Chauvin case has city on edge

National Guard assist the Philadelphia Police Department in controlling the area near City Hall and the Municipal Services Building as protesters march against the death in Minneapolis police custody of George Floyd, in Philadelphia, on June 1, 2020.
REUTERS/Bastiaan Slabbers

Philadelphia leaders, in anticipation of a verdict in the case of former police officer Derek Chauvin, are calling for peaceful protests but preparing for possible unrest.

More than 1,000 members of the Pennsylvania National Guard are on standby, ready to be deployed to the city. Gov. Tom Wolf activated the troops Friday at the request of Mayor Jim Kenney’s administration.

Chauvin is charged with murder in connection with the death of George Floyd last May in Minneapolis. Closing arguments in the trial are set to begin Monday, and it’s not clear when jurors will return with a verdict.

Floyd’s death ignited a torrent of demonstrations in Philadelphia and around the world. The protests were, at times, accompanied by clashes with police and looting.

“While we acknowledge and understand the civil unrest and support the right to peaceful protest, we do not want to see a repeat of the unlawful and destructive acts we endured last summer,” City Managing Director Tumar Alexander said at a press conference Friday.

Kenney’s administration and the Philadelphia Police Department came under intense scrutiny for their response to last year’s unrest, particularly for the use of tear gas on groups of people in West Philadelphia and on I-676.

In an open letter to residents, Kenney, as he has in the past, admitted that deploying gas was a mistake; however, Police Commissioner Danielle Outlaw told reporters she would not rule out using gas or rubber bullets.

“I do believe it does not make sense to really remove a less-lethal munition from our toolbelt because we never know what could happen,” she said Friday. “It depends on the situation.”

Outlaw said officers will not utilize tear gas or rubber bullets on peaceful protesters.

The PPD, she said, has “learned a lot since last spring” and has been strengthening its relationship with the community.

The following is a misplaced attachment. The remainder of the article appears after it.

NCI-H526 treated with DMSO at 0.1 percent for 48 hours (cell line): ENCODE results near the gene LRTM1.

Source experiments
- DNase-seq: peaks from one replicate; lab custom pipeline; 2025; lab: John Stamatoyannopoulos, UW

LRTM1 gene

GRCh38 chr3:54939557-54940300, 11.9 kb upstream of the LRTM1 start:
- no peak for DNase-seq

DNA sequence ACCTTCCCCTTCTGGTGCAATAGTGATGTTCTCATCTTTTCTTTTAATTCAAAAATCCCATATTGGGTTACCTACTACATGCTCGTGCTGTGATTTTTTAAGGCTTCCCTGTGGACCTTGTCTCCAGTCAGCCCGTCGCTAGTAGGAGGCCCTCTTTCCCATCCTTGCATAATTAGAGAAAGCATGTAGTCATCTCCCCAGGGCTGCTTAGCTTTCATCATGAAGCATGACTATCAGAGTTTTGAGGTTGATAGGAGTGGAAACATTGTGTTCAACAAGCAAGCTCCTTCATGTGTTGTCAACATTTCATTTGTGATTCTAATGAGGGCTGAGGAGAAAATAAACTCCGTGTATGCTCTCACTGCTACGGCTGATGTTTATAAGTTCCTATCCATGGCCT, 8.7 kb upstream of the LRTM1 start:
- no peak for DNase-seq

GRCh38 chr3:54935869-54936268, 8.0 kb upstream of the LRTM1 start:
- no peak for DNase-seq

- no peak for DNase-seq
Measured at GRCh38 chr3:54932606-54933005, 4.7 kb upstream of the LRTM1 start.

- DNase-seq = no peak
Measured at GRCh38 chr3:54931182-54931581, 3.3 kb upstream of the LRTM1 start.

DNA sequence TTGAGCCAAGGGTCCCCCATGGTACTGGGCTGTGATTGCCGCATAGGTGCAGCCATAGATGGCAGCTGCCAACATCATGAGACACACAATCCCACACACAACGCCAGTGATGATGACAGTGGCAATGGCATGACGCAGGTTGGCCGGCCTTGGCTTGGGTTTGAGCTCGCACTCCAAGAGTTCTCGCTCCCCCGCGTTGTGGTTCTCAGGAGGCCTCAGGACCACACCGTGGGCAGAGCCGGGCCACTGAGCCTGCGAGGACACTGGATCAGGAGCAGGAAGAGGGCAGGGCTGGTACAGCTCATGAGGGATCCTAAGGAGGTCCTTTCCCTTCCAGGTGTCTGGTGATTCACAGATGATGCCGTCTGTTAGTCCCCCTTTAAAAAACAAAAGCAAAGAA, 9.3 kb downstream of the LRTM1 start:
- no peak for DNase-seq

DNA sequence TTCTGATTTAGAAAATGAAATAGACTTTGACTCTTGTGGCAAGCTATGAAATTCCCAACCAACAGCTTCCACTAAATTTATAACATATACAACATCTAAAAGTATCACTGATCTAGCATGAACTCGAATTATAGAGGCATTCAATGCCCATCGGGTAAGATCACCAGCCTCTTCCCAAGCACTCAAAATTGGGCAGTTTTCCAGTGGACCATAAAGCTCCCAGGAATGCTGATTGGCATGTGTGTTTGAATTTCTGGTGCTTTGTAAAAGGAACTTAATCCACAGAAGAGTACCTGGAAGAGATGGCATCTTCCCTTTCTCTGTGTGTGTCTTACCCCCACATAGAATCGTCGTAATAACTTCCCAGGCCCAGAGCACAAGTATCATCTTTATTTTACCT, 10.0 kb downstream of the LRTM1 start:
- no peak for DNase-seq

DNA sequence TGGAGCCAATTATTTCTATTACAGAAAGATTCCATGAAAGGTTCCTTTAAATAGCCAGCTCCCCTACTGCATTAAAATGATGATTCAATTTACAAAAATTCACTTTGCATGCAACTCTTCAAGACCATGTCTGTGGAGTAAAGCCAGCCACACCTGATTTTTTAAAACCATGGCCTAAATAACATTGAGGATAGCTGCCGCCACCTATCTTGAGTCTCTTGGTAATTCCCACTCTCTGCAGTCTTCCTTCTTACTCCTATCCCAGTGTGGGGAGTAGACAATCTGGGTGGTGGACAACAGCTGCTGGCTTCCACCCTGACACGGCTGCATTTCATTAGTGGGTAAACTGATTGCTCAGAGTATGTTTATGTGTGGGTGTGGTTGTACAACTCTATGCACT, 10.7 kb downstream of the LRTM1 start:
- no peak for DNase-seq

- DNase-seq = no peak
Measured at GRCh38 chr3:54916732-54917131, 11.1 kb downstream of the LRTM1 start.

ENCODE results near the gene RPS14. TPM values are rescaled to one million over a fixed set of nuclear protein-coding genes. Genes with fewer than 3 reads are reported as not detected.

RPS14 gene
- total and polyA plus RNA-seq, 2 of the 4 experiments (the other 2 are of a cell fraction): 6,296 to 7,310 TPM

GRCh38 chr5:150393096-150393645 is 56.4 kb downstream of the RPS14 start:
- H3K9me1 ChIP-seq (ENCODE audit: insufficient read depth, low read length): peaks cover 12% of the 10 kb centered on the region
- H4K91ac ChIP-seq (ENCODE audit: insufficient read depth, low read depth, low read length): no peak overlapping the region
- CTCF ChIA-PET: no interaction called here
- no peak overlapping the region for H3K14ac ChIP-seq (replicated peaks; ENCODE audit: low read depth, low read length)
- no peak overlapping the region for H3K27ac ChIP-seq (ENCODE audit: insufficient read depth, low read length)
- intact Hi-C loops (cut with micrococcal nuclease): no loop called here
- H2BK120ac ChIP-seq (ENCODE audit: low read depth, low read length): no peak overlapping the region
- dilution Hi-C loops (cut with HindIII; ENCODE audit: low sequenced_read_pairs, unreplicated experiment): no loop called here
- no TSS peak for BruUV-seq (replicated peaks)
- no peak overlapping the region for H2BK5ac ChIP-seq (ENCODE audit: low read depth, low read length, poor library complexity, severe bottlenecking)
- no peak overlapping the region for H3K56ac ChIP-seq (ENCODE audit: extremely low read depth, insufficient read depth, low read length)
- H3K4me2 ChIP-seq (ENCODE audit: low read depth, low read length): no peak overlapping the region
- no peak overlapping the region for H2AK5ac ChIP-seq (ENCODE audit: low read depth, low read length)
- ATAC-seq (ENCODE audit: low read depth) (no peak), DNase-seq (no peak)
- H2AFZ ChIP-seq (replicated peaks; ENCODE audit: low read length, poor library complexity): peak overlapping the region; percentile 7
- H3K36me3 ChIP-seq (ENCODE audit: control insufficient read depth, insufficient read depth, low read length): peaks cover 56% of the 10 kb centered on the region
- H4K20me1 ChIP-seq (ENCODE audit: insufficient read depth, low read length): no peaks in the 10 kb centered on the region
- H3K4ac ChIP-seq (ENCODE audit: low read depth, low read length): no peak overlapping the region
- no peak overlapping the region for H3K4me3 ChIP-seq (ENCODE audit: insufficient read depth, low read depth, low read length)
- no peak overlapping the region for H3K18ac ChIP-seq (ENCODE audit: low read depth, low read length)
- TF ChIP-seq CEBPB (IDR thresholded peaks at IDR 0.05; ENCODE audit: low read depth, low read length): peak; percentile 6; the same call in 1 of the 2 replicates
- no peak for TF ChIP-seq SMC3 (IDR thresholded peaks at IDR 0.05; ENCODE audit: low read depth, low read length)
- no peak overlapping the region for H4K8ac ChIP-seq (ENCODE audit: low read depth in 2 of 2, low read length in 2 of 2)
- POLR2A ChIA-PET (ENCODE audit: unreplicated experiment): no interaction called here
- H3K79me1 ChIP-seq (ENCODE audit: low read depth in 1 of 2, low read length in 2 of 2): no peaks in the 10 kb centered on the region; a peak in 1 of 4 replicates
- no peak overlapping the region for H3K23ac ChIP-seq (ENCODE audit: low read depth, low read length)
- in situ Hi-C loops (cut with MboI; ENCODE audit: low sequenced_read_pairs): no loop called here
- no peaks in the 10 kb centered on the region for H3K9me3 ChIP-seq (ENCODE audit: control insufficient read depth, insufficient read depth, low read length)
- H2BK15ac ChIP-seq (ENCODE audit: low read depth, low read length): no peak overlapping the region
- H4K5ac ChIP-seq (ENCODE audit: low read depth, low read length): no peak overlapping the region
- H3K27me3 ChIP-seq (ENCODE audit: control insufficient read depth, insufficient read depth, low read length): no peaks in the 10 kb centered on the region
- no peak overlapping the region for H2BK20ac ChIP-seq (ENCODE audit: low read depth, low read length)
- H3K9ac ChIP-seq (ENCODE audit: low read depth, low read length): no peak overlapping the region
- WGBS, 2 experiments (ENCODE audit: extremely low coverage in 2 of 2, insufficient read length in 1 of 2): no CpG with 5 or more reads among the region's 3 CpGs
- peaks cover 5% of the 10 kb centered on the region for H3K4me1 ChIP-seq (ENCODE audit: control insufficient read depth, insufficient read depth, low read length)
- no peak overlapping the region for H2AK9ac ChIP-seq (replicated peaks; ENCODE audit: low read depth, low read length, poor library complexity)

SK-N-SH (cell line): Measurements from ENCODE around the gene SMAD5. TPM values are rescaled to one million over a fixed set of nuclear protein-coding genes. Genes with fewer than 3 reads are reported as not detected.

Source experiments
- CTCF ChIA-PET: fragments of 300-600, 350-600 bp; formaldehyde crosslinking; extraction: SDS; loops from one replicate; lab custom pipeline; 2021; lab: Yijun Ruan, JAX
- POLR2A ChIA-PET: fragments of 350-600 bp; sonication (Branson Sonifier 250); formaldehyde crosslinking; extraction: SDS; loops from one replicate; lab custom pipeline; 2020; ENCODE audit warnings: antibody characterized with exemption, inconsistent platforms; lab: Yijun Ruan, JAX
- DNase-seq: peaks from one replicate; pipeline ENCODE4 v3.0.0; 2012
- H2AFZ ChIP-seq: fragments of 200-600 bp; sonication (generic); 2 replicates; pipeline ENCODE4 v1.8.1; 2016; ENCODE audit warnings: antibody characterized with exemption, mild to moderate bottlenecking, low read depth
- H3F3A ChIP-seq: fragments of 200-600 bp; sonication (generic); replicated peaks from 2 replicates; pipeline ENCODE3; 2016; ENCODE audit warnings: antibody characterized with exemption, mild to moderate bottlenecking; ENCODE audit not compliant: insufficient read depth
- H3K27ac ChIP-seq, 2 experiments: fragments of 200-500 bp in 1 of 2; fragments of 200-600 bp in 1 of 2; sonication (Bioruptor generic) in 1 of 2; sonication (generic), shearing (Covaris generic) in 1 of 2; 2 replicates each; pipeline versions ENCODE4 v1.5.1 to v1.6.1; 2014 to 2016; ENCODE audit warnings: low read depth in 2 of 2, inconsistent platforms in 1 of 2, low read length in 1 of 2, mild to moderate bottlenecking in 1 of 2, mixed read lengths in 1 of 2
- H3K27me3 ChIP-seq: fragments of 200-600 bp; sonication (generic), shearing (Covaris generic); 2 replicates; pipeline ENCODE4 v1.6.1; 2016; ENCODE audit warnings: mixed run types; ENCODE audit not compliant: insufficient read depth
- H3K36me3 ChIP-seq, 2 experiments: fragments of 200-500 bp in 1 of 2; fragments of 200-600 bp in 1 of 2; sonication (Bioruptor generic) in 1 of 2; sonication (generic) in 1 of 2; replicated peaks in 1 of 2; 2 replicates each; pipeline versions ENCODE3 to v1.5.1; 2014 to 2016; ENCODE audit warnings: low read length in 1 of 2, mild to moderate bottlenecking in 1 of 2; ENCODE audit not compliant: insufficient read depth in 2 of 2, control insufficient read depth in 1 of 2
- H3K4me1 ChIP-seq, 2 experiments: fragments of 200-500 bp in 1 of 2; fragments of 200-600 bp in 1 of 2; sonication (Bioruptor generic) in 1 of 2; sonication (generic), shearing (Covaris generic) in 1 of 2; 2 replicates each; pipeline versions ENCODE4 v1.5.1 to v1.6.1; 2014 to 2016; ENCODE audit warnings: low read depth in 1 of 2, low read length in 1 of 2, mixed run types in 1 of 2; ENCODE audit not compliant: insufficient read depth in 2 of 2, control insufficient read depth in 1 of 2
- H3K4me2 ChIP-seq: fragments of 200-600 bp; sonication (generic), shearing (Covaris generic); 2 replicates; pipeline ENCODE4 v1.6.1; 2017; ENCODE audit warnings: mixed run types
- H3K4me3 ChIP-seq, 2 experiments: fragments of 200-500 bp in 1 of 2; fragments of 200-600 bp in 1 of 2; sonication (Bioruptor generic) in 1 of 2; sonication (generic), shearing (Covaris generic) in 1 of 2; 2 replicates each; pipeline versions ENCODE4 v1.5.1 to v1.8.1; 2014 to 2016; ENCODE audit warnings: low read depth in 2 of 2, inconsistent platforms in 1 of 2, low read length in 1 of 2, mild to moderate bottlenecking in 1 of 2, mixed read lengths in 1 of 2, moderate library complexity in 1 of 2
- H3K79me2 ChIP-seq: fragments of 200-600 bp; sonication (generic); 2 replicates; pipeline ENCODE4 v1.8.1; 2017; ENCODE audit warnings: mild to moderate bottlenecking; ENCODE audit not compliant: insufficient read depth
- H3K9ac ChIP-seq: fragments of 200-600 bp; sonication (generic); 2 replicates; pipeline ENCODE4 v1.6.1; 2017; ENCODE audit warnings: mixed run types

Outlaw has previously said that her department was not prepared for the scale of the demonstrations following Floyd’s death. This time around, the PPD is already cancelling days off for officers and boosting patrols.

“Things might look different in your neighborhoods over the coming days,” Outlaw said. “You will see officers on bikes and some officers on foot. Some officers may be on horseback.”

Officers will also be paired with police chaplains to conduct outreach to residents, she added.

The city’s Emergency Operations Center on Spring Garden Street is expected to be fully staffed over the next couple of weeks so authorities can monitor the developing situation, according to Fire Chief Adam Theil.

Alexander said volunteers are forming town watch groups to “passively patrol” neighborhoods and business corridors.

Several demonstrations have been held in recent days in response to the death of Daunte Wright, 20, who was fatally shot by an officer during a traffic stop in Brooklyn Center, Minnesota. There’s also been an outcry over the police killing of 13-year-old Adam Toledo in Chicago.

On the day of the Chauvin verdict, Kenney said he will call for “city-wide prayer.” His administration is holding a series of virtual “healing circles” for residents who feel the need to express their emotions about racial injustice.

Officials will be distributing a toolkit this week to neighborhood groups advising them on how to hold similar events.

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